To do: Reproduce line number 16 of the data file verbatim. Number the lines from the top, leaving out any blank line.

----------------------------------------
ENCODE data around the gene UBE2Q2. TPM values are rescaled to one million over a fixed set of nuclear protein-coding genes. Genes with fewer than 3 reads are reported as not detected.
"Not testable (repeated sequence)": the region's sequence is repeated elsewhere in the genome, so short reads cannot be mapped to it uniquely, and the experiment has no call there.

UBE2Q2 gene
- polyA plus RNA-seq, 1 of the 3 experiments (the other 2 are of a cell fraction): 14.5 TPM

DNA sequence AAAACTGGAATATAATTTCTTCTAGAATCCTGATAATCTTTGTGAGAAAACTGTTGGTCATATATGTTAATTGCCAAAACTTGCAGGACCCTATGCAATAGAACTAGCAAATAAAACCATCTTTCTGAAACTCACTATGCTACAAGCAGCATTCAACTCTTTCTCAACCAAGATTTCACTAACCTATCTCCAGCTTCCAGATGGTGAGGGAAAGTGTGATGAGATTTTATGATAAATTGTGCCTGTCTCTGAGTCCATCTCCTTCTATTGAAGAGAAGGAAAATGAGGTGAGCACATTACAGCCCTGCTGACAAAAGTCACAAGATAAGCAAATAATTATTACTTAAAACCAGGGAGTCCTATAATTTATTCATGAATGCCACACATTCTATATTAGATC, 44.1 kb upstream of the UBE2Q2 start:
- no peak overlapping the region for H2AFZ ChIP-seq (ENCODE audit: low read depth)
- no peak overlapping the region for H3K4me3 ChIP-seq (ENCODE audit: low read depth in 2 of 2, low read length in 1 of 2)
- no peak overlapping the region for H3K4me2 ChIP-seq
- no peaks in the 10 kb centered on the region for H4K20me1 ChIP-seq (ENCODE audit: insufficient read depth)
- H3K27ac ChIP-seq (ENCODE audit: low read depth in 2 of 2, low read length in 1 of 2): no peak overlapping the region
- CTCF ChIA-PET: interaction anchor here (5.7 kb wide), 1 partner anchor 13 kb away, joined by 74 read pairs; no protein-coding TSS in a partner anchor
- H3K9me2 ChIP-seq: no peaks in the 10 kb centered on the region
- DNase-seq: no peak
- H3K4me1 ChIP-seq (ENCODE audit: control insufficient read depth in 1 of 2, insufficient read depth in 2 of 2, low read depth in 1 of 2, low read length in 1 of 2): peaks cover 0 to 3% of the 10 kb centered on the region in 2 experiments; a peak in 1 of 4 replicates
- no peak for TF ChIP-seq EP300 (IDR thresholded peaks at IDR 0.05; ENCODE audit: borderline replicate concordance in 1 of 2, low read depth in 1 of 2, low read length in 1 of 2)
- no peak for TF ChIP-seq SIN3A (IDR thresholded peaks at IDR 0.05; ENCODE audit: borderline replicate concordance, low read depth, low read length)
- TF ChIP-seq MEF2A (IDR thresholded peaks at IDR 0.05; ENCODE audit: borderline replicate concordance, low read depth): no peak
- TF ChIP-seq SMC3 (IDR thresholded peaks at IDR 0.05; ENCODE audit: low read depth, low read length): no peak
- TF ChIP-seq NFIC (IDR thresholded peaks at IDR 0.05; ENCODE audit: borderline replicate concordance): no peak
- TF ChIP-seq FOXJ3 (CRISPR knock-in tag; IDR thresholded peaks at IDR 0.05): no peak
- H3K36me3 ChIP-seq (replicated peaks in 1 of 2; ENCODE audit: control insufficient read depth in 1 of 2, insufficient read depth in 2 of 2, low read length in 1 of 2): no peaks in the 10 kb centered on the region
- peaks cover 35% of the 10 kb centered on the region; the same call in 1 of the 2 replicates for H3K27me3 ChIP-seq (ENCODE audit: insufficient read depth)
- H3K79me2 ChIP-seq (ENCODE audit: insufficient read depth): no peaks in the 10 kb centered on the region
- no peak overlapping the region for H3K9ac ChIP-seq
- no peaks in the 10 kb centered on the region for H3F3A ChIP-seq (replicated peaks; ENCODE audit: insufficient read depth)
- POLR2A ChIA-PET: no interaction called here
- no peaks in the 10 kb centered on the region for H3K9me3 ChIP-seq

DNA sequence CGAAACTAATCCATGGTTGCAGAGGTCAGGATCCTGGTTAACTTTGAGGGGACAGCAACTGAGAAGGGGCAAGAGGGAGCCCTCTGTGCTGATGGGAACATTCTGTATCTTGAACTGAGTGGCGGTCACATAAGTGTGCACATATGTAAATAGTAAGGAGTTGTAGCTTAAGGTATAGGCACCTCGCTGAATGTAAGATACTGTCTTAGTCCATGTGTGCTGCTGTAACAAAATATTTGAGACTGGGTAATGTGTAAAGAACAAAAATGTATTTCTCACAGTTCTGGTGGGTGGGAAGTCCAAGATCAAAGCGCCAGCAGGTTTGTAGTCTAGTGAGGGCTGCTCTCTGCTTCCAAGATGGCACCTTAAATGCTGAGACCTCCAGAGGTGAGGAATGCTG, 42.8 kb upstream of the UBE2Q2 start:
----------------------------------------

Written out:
- no peak for TF ChIP-seq SIN3A (IDR thresholded peaks at IDR 0.05; ENCODE audit: borderline replicate concordance, low read depth, low read length)